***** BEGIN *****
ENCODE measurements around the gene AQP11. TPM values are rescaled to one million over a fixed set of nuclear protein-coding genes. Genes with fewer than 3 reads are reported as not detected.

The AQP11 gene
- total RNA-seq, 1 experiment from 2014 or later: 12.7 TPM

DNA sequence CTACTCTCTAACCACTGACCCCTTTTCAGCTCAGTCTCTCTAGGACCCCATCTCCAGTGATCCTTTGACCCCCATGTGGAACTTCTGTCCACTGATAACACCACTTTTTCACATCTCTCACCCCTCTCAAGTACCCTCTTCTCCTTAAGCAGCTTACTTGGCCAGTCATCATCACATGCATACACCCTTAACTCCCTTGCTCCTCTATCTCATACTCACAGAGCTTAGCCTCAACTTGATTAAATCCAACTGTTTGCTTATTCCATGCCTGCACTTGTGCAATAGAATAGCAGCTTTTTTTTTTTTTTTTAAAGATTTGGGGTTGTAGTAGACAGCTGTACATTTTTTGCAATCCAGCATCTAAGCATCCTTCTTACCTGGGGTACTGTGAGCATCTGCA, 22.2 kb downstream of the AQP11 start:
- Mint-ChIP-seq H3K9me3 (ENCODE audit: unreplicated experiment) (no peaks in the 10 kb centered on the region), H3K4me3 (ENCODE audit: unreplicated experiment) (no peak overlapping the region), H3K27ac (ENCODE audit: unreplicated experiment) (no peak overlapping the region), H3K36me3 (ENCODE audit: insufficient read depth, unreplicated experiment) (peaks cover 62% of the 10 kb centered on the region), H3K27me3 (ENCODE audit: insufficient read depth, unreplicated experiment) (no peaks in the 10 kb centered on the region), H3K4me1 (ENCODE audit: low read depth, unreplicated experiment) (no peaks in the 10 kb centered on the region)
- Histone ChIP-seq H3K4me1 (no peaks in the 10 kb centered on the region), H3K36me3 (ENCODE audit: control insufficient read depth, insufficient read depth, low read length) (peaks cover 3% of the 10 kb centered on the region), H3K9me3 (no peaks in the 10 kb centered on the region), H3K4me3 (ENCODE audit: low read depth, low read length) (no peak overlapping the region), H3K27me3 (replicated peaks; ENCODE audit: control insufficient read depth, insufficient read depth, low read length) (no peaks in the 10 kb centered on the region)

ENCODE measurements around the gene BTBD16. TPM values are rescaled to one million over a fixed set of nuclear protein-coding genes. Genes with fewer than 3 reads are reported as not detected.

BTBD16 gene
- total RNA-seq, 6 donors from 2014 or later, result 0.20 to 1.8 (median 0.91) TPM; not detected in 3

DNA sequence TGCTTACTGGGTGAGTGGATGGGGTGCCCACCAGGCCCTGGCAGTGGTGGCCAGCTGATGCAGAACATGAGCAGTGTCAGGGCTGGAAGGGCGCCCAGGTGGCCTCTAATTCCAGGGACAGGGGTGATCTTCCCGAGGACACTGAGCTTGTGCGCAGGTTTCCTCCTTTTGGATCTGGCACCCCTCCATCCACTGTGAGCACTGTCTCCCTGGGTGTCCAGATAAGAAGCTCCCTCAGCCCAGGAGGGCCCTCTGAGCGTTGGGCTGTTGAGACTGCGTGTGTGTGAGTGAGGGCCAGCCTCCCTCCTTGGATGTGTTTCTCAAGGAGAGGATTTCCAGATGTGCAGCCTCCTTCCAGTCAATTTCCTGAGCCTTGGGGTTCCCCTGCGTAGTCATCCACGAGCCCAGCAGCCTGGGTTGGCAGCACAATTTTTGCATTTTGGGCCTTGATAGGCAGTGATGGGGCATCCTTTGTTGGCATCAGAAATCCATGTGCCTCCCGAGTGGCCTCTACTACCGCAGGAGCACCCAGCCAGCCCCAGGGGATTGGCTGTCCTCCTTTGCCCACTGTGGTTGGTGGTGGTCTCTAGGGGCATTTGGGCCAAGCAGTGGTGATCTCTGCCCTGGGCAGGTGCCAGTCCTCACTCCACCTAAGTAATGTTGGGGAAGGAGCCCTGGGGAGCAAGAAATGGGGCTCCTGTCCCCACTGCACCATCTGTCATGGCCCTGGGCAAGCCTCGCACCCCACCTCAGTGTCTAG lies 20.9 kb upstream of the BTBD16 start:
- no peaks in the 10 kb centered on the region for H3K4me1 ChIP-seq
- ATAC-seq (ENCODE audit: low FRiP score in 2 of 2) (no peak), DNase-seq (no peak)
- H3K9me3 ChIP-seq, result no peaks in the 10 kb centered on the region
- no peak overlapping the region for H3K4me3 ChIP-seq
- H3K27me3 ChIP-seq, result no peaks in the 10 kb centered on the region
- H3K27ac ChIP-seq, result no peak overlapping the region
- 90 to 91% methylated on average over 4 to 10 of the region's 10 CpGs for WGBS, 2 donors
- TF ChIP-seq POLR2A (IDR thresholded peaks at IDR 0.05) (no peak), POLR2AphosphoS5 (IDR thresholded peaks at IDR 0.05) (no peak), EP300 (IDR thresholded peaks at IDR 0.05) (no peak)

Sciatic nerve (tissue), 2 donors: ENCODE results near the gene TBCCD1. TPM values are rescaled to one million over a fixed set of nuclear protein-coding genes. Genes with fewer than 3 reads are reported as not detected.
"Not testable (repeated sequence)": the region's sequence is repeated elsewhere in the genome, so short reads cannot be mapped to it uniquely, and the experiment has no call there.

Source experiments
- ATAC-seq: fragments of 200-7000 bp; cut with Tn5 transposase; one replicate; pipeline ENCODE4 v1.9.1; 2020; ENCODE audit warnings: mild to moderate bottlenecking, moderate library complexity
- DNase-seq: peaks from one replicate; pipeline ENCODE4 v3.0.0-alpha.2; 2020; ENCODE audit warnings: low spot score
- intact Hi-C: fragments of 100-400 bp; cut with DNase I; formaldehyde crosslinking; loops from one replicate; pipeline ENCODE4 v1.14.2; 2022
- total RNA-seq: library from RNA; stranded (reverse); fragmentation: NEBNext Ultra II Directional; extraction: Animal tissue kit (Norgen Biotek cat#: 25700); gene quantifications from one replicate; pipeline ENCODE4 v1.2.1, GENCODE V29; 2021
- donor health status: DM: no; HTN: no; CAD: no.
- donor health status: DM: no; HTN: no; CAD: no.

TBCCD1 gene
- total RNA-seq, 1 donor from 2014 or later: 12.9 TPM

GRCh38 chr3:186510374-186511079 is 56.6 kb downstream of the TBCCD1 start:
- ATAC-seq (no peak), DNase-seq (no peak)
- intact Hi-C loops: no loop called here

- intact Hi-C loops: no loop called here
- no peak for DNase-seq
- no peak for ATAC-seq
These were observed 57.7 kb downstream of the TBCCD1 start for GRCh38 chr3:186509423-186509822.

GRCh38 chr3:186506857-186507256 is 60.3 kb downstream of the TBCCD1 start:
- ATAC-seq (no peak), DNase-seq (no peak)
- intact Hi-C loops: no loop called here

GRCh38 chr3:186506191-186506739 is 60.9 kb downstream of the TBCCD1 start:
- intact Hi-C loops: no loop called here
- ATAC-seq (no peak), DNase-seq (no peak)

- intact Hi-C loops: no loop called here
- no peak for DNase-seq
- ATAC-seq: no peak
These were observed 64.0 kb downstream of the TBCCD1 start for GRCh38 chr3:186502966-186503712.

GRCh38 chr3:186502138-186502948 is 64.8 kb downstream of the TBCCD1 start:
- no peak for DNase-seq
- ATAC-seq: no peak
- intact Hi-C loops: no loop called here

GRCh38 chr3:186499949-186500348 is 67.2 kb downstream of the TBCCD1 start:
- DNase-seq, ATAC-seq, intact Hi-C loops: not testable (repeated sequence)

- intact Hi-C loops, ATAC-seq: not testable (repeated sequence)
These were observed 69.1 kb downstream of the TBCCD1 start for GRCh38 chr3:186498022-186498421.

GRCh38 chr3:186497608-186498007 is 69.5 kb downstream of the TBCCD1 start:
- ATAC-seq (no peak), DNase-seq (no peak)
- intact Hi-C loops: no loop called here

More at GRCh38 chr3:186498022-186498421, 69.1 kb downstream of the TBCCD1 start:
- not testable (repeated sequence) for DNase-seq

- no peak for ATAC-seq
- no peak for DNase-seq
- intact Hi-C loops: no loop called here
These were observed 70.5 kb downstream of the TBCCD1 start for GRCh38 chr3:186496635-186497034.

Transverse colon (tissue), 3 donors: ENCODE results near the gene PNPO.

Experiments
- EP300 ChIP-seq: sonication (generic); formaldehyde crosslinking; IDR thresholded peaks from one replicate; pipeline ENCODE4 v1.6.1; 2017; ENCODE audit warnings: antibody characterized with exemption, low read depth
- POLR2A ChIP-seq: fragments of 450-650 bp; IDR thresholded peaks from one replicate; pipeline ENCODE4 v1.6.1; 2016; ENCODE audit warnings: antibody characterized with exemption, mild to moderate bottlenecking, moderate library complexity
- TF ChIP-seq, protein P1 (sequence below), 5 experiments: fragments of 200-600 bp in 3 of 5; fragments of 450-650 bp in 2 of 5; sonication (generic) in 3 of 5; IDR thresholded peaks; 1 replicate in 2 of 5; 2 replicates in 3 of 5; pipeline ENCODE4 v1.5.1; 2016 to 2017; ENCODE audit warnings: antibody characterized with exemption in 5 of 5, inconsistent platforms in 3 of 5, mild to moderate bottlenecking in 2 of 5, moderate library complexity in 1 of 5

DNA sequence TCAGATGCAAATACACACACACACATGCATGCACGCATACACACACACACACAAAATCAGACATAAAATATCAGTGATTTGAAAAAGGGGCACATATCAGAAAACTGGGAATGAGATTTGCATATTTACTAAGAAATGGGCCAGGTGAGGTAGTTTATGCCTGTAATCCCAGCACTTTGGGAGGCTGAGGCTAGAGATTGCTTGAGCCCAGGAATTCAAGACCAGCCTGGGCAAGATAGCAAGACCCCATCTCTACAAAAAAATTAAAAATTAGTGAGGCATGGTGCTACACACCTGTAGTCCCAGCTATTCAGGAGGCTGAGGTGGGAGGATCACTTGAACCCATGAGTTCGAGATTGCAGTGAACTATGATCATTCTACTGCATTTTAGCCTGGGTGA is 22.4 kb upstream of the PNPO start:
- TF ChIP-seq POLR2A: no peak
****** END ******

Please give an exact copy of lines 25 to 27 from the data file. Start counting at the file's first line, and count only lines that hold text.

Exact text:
- total RNA-seq: library from RNA; stranded (reverse); fragmentation: NEBNext Ultra II Directional; extraction: Animal tissue kit (Norgen Biotek cat#: 25700); gene quantifications from one replicate; pipeline ENCODE4 v1.2.1, GENCODE V29; 2021
- donor health status: DM: no; HTN: no; CAD: no.
- donor health status: DM: no; HTN: no; CAD: no.